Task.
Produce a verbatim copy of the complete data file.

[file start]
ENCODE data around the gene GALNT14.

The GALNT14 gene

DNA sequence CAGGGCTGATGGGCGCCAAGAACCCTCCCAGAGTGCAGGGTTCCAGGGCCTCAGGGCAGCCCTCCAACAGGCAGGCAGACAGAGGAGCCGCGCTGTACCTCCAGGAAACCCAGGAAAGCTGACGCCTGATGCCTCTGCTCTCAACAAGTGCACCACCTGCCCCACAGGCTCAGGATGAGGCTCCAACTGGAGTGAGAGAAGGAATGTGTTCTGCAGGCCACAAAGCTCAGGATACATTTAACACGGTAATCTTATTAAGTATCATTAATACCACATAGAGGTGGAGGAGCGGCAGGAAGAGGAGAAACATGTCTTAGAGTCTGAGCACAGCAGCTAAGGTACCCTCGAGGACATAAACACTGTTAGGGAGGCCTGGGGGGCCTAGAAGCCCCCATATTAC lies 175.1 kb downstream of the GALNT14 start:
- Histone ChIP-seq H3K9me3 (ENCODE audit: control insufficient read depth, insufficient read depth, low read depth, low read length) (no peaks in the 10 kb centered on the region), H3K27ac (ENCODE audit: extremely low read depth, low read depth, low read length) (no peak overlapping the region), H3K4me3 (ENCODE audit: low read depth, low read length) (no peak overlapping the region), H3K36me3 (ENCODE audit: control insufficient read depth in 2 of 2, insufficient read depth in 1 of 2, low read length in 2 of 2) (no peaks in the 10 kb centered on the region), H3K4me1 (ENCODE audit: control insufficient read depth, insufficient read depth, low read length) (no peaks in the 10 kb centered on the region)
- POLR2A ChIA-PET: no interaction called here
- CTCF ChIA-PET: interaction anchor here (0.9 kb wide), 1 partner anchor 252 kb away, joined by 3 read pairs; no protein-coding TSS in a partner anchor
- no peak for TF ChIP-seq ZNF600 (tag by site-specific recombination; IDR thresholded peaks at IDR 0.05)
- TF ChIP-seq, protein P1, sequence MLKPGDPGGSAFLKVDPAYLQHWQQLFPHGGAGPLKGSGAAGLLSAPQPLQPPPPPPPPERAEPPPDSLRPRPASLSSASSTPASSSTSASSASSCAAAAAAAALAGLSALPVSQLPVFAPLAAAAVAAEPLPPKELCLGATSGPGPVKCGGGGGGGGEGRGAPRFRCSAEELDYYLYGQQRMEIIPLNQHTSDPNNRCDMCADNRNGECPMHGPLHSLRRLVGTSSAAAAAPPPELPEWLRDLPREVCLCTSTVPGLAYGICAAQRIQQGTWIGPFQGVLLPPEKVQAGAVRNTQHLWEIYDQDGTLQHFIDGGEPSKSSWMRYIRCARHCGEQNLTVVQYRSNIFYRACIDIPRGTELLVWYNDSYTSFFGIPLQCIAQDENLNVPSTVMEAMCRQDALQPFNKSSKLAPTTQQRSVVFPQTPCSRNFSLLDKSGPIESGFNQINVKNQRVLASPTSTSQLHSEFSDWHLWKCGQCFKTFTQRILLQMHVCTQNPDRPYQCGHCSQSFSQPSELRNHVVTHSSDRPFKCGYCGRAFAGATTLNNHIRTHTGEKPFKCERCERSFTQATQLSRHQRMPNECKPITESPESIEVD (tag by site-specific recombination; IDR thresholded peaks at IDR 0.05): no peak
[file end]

ENCODE data around the gene GALNT14.

The GALNT14 gene

DNA sequence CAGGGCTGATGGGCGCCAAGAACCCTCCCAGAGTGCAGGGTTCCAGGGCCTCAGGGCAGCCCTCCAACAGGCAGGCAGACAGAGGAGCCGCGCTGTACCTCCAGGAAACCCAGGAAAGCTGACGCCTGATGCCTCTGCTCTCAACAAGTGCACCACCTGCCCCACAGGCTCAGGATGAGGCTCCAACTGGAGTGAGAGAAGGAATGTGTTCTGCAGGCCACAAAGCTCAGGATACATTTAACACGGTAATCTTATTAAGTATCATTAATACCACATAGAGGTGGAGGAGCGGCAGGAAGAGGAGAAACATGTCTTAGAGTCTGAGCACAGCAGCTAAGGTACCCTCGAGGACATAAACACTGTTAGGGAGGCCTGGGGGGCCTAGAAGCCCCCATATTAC lies 175.1 kb downstream of the GALNT14 start:
- Histone ChIP-seq H3K9me3 (ENCODE audit: control insufficient read depth, insufficient read depth, low read depth, low read length) (no peaks in the 10 kb centered on the region), H3K27ac (ENCODE audit: extremely low read depth, low read depth, low read length) (no peak overlapping the region), H3K4me3 (ENCODE audit: low read depth, low read length) (no peak overlapping the region), H3K36me3 (ENCODE audit: control insufficient read depth in 2 of 2, insufficient read depth in 1 of 2, low read length in 2 of 2) (no peaks in the 10 kb centered on the region), H3K4me1 (ENCODE audit: control insufficient read depth, insufficient read depth, low read length) (no peaks in the 10 kb centered on the region)
- POLR2A ChIA-PET: no interaction called here
- CTCF ChIA-PET: interaction anchor here (0.9 kb wide), 1 partner anchor 252 kb away, joined by 3 read pairs; no protein-coding TSS in a partner anchor
- no peak for TF ChIP-seq ZNF600 (tag by site-specific recombination; IDR thresholded peaks at IDR 0.05)
- TF ChIP-seq, protein P1, sequence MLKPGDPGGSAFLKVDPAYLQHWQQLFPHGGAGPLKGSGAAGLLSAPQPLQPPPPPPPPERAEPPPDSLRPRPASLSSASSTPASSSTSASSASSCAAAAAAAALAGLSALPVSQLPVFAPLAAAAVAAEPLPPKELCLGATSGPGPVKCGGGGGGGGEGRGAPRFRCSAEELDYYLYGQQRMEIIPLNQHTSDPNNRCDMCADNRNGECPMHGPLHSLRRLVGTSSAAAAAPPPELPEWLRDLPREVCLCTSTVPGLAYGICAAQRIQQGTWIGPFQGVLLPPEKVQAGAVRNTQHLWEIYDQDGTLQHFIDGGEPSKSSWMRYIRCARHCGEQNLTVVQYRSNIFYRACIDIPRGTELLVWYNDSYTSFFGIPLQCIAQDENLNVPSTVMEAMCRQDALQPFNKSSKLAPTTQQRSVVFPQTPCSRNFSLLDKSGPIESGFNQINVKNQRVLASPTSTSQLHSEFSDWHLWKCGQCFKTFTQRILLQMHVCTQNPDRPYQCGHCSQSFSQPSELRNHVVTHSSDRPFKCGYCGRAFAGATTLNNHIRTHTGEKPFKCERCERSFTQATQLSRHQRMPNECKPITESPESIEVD (tag by site-specific recombination; IDR thresholded peaks at IDR 0.05): no peak